Blawgletter got back last night from a trip, to Philadelphia and New York, that put us in touch with long-time lawyer friends we don't see often enough.  We enjoyed our visits. 

But one of the friends told us about something that disturbed us, even seemed bizarre.  Big firms, the friend said, don't value trial lawyers very much.  Because they don't value trials.

My friend said, among other things, that many colleagues don't get cases ready for trial.  They don't know how.  They've never tried a case!  My friend added that many don't want associates to get trial experience for fear that it would get others' hopes up!  And that some partners who call themselves litigators have never taken a deposition!


The surprising news stayed on our mind this morning.  But then John Fogerty's Centerfield came on.  It cheered us right up.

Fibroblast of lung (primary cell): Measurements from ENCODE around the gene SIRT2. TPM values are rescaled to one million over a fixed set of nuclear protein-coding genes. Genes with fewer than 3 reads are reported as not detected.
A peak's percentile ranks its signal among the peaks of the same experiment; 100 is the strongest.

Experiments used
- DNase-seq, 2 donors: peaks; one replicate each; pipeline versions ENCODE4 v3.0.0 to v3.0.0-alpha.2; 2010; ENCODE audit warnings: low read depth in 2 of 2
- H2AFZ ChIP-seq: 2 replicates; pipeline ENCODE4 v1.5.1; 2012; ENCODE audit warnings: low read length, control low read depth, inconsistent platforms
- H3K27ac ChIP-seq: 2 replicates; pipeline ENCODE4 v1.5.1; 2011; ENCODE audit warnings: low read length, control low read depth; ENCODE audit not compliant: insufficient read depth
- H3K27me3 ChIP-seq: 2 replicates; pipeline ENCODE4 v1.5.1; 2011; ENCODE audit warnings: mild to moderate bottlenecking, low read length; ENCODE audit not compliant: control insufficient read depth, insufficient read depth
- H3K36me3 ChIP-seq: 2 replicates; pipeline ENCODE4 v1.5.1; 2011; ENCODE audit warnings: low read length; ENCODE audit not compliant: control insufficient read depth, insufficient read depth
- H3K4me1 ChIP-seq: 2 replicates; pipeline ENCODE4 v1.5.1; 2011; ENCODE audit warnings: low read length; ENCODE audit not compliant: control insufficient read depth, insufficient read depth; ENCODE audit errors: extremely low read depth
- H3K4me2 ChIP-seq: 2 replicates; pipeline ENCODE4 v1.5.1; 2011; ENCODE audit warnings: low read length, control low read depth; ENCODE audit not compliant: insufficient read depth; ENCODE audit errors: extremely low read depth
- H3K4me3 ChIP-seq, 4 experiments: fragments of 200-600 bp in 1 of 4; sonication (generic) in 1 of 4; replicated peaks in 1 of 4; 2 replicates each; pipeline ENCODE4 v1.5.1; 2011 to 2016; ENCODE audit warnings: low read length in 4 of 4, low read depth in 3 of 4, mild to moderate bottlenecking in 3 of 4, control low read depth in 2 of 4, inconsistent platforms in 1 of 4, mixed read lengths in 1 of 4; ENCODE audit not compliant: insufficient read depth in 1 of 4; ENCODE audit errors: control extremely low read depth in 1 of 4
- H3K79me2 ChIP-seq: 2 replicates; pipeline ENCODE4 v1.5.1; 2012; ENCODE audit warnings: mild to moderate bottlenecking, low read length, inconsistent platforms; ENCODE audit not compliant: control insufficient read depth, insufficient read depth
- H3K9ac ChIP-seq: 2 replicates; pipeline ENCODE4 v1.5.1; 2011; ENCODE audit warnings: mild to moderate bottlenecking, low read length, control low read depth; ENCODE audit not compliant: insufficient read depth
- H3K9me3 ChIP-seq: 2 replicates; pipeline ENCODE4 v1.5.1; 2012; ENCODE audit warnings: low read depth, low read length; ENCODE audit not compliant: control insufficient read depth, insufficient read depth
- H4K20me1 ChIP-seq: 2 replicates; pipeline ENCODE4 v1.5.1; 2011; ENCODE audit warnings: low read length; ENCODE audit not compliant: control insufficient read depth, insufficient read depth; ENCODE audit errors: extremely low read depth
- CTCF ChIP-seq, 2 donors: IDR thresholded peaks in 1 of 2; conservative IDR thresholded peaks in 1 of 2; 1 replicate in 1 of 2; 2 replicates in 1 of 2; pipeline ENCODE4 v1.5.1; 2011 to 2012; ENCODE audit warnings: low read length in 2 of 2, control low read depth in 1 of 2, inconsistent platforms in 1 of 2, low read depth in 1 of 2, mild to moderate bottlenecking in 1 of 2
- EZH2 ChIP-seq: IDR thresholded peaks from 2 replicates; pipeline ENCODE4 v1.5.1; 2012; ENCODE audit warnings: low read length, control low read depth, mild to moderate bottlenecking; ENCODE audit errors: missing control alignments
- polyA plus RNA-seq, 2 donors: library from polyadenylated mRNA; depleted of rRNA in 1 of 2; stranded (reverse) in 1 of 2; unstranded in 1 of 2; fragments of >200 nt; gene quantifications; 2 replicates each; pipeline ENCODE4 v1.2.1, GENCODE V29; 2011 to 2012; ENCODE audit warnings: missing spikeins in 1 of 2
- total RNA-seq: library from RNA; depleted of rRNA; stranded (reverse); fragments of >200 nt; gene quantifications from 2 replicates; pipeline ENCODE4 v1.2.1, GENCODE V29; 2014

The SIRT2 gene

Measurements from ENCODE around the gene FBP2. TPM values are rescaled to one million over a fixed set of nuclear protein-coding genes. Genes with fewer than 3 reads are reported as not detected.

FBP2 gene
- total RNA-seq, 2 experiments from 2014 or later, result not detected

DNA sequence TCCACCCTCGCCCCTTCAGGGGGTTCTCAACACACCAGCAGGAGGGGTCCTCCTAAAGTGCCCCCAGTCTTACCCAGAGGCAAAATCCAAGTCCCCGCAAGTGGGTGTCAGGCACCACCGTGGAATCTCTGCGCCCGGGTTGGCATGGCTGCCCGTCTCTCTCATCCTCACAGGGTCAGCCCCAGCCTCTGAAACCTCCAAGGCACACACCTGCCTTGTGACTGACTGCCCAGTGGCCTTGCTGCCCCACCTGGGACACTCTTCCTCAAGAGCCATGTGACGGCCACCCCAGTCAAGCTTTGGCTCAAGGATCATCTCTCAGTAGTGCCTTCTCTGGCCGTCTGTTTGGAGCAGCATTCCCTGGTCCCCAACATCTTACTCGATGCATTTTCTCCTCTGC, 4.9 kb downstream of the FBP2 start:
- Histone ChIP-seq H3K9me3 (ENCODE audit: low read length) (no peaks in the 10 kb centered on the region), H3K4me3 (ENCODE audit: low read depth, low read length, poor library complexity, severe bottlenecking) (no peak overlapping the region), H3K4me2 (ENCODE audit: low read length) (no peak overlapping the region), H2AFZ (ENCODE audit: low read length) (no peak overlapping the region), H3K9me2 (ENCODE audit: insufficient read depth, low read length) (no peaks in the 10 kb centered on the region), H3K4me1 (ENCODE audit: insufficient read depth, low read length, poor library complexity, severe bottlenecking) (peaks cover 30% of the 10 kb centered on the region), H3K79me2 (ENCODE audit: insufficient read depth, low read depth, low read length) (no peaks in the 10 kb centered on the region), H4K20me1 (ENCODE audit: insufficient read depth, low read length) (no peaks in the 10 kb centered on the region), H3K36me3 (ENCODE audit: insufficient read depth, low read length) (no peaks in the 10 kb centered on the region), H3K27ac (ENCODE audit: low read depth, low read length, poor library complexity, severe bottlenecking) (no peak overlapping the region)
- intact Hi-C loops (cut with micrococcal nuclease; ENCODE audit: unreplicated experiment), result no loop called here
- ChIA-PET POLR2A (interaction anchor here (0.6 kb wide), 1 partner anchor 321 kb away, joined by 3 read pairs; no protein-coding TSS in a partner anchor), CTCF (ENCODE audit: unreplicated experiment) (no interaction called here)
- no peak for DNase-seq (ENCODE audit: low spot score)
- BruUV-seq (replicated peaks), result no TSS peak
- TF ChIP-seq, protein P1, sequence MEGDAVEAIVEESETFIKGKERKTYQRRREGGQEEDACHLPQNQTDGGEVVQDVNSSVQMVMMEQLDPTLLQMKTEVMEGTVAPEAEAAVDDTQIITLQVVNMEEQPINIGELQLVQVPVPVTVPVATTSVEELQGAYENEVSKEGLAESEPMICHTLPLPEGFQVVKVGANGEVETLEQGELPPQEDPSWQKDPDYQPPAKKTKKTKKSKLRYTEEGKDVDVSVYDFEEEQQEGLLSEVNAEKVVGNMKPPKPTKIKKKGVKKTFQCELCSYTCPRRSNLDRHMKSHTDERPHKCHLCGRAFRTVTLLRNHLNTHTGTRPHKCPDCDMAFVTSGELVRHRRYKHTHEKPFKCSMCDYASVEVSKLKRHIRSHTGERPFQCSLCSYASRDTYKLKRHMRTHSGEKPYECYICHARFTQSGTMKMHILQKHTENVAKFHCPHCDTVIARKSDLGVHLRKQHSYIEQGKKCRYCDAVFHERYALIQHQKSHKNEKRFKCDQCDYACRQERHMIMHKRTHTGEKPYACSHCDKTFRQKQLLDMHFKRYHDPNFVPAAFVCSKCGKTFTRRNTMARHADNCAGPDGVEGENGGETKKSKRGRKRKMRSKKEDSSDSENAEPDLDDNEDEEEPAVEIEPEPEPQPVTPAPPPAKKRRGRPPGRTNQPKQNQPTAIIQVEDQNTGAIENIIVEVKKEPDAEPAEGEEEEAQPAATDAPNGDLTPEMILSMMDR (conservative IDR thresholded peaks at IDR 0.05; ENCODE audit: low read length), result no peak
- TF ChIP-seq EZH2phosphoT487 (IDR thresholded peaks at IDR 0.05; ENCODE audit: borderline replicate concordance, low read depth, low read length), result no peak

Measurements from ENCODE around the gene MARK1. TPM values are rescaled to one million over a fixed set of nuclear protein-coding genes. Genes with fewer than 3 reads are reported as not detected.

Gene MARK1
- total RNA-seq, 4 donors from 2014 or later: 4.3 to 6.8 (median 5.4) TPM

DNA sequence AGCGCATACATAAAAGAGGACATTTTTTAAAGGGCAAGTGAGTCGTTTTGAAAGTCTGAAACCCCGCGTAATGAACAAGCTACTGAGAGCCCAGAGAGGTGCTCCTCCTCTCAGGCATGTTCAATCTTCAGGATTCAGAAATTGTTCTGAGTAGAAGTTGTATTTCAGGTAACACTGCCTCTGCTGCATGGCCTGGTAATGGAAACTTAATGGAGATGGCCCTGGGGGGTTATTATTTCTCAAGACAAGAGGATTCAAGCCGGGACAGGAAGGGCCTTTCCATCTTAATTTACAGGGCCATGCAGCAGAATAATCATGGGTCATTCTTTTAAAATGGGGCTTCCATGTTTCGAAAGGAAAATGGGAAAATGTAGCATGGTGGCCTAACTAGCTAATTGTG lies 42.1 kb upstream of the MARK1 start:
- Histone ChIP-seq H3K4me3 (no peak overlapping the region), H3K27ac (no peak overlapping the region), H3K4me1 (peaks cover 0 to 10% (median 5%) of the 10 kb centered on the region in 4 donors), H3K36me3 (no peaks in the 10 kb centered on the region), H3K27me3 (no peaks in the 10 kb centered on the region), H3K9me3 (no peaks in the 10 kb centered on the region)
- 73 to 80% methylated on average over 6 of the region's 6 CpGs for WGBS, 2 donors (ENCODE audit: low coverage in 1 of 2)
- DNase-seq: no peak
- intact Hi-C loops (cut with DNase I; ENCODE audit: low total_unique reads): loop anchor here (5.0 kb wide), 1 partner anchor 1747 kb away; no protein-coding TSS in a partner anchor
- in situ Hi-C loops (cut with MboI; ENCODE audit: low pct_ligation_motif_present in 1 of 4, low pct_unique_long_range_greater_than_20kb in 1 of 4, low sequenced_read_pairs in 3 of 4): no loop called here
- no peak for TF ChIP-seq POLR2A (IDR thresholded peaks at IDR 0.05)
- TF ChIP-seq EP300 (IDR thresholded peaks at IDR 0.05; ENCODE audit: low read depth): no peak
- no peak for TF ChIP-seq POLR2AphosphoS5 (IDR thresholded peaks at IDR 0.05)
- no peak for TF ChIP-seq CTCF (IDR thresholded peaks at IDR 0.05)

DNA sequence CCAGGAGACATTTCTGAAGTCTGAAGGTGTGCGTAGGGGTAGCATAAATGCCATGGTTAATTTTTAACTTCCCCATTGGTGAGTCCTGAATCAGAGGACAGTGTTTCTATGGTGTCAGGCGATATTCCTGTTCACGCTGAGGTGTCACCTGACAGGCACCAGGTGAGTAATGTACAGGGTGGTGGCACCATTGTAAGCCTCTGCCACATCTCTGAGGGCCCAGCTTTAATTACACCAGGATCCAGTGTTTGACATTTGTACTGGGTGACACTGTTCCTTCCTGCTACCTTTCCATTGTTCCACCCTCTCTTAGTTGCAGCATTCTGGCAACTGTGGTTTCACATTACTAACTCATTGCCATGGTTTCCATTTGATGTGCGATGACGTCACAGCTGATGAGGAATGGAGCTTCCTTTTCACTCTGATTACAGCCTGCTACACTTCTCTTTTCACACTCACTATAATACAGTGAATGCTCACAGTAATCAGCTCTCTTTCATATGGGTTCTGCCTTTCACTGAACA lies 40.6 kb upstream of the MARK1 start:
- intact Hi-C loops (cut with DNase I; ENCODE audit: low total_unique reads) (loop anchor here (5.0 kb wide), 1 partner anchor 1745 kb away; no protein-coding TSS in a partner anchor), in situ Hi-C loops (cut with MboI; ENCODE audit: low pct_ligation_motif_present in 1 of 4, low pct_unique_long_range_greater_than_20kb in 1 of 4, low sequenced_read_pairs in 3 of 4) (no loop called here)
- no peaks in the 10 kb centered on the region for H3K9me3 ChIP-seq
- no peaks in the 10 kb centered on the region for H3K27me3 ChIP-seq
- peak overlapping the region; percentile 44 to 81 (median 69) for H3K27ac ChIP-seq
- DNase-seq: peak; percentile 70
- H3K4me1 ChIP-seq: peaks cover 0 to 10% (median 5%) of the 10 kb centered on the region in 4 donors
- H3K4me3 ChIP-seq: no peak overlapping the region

The song tells of a baseball enthusiast.  The chorus says:

Put me in, coach.

I'm ready to play, today.

Put me in, coach.

I'm ready to play, today.

Look at me, I can be, center field.

We've found over the years that the associates who become partners have the same attitude (towards trial work) that Mr. Fogerty sings about (towards baseball).  Some of them even say the same thing — put me in, coach.  That never fails to impress us.  Even if we have doubts, the request — and the desire behind it — overcomes them.  We can't remember saying no.

So, all you new and newish lawyers out there, don't shrink from asking for a chance to do something that goes beyond your experience.  Tell the partner you can take that key deposition, cross-examine a trial witness, argue the jury charge.  Explain why the partner should believe you'll do a great job — and bring the partner and client glory.  Say put me in, coach.  I'm ready.

As the Great One said, you miss 100 percent of the shots you don't take.